After three revivals of past successes - and another is yet to come - the Royal Shakespeare Company's new production of Twelfth Night makes a welcome addition to the season at Stratford-on-Avon.
This is one of the most frequently-performed Shakespeare comedies and is probably the one with the most universal appeal.
The skilfully woven plot, with its generous blend of romance and comedy, requires no great efforts to follow it, even to anyone unfamiliar with it.
Clifford Williams, who has directed the new production, which opened at the Royal Shakespeare Theatre last night, has a refreshing way of making Shakespearean comedy light and amusing.
His talent in this respect has been shown to advantage in the past - many people will remember just how entertaining he made The Comedy of Errors.
His work on Twelfth Night is again notable for distinctive and imaginative touches in exploiting the humorous possibilities of the play.
The baiting of Malvolio with the forged letter and the duel between Viola and Aguecheek are memorable highlights.
Mr Williams has made a determined effort to play for laughs, and it pays dividends. At the same time he has been at pains to observe the sense of style the play demands.
The cast is a strong one, and includes some of the most talented members of the company.
Diana Rigg, returning to Stratford after winning fame in The Avengers, brings a great charm to the part of Viola, and looks fully at ease in boyish costume.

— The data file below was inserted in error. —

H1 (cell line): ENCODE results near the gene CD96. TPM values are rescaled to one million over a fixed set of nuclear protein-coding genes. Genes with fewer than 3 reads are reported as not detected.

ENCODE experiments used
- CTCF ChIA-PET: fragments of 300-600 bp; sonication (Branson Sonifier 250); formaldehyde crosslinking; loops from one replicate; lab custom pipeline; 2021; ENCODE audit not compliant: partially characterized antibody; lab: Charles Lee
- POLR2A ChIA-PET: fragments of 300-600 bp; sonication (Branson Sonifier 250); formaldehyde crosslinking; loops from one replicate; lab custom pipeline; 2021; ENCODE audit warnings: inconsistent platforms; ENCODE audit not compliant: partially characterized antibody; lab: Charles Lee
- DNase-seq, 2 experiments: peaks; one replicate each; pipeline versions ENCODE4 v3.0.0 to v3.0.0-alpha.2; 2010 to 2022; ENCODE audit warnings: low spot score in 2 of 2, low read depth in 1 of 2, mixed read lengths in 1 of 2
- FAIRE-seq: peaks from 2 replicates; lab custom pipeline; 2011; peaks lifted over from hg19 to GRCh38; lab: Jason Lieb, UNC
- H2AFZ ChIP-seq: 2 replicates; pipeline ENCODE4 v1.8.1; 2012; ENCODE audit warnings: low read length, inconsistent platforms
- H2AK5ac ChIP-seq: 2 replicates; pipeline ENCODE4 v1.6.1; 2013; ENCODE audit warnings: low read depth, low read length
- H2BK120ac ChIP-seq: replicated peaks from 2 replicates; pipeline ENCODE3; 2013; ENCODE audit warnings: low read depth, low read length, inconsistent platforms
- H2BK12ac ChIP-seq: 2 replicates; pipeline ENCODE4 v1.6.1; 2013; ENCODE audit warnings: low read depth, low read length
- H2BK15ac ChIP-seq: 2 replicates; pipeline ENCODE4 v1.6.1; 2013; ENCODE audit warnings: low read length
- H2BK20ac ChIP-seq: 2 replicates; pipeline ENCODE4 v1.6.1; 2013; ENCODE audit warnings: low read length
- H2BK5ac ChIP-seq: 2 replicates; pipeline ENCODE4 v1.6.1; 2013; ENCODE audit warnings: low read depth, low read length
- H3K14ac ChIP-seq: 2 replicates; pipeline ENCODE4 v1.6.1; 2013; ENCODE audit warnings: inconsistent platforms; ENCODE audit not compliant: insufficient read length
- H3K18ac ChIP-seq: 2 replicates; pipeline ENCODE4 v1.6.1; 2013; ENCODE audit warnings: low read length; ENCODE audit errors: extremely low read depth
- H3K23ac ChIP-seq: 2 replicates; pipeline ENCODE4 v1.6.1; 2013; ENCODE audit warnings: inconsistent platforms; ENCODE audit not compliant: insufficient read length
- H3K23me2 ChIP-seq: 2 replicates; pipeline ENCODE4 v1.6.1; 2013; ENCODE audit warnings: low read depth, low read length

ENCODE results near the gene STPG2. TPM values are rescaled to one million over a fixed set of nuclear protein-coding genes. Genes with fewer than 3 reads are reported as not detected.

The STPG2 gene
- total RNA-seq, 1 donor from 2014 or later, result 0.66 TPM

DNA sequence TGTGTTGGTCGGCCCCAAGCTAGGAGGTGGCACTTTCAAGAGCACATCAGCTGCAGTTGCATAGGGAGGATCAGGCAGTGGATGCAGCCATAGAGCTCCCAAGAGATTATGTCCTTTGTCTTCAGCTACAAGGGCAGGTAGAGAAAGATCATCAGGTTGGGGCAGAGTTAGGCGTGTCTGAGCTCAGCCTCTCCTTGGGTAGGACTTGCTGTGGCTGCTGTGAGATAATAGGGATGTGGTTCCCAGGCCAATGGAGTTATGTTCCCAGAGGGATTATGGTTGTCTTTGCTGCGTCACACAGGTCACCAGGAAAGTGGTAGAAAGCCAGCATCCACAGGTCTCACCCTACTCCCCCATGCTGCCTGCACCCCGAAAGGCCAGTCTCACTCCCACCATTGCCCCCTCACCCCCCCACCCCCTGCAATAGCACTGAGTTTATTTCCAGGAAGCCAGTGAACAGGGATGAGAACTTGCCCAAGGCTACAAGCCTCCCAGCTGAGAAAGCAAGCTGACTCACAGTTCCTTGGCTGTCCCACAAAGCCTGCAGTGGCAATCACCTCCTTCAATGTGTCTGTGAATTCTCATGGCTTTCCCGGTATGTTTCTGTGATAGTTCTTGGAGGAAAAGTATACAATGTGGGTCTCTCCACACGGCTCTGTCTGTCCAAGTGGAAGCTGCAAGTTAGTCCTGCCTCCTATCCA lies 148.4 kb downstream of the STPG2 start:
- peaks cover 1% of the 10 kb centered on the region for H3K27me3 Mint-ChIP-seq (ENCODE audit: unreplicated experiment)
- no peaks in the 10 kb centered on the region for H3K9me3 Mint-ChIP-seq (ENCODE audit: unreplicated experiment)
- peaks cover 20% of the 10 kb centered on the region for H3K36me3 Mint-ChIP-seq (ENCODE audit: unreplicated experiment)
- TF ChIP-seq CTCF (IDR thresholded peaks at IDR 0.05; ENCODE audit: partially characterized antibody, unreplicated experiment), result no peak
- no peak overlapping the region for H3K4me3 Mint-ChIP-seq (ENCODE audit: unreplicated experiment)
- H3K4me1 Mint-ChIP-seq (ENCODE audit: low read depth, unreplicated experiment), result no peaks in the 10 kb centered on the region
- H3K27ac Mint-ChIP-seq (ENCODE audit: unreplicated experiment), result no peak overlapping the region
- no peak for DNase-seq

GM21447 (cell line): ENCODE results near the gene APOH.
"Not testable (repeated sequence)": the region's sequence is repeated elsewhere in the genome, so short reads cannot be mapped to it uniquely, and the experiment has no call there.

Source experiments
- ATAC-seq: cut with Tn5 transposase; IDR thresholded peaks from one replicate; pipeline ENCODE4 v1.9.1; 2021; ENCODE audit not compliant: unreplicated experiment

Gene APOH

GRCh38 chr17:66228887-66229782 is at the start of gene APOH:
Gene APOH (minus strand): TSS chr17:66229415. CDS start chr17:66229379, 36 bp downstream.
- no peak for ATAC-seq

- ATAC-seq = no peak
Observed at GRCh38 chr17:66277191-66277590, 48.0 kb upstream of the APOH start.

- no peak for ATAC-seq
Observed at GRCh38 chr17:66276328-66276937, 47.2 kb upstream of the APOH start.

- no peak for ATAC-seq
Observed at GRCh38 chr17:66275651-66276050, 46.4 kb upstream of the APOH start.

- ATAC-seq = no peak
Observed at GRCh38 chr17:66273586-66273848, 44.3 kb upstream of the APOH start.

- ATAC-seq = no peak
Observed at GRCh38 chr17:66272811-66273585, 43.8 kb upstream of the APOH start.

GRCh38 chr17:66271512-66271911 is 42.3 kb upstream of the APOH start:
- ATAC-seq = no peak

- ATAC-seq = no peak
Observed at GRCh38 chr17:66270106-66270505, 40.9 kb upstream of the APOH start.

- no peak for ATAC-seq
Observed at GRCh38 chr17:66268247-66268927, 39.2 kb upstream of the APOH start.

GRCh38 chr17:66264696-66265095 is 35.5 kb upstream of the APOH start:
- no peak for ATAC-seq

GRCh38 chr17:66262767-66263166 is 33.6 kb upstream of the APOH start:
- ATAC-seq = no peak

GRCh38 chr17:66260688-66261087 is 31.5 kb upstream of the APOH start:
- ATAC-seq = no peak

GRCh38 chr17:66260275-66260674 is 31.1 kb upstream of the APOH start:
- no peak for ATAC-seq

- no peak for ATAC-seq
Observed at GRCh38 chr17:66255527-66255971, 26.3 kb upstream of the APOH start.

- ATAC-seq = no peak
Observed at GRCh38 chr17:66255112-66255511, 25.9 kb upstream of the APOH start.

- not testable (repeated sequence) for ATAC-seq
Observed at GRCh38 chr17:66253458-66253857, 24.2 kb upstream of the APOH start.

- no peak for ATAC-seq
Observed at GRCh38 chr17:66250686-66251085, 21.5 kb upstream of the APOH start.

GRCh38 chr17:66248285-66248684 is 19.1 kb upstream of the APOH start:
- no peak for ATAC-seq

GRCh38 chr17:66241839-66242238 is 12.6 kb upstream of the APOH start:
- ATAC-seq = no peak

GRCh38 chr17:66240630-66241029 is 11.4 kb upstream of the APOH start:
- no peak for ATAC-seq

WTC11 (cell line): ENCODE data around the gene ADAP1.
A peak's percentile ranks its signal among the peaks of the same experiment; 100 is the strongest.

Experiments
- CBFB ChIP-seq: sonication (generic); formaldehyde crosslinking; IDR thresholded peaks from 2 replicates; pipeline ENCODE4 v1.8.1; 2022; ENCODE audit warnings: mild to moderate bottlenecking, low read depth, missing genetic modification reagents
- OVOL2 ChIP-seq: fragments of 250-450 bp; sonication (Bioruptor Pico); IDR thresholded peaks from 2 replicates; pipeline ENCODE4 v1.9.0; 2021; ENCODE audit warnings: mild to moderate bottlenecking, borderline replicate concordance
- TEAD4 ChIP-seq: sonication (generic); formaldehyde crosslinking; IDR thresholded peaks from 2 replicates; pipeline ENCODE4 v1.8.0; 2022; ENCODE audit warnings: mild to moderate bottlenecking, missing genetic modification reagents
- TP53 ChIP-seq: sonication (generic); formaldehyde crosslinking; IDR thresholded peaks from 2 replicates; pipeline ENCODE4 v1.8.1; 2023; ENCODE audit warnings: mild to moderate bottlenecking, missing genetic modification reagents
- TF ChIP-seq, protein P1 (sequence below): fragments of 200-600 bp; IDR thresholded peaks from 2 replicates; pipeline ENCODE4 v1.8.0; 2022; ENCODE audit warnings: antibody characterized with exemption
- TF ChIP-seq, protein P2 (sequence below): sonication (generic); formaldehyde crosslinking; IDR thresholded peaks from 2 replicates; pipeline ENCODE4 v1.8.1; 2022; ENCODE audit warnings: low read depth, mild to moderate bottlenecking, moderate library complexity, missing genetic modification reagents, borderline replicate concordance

But it is not really her who captures most attention in this production. The acting honours must surely go to Ian Holm for his splendid, well-rounded characterisation of the ill-used Malvolio.
Another impressive and eminently sensible performance is given by Brewster Mason, whose Sir Toby Belch is a character in his own right rather than an underdrawn Falstaff.
David Warner is a comic foil as the foolish Aguecheek, and others doing good work are Patsy Byrne (Maria), Norman Rodway (Feste) and Tim Wylton (Fabian).
Alan Howard, a newcomer to the company, is a princely Orsino, submerged in melancholy, and Estelle Kohler gives a spirited performance as an Olivia rather different from what one might expect.
Christopher Bidmead seems a rather weak Sebastian, much too frail-looking to give a trouncing to Belch and Aguecheek that is severe enough for them to come on stage wearing bloodstained bandages, one using a crutch and the other with an outlandish arm support.
Mind you, as a piece of tongue-in-cheek fun, this is highly amusing.
The purposeful setting, with a gallery for the minstrels, and also the costumes have been designed by Sally Jacobs. The music, by Guy Woolfenden, is played by the Royal Shakespeare Wind Band.
The Coventry Evening Telegraph, 17.6.66.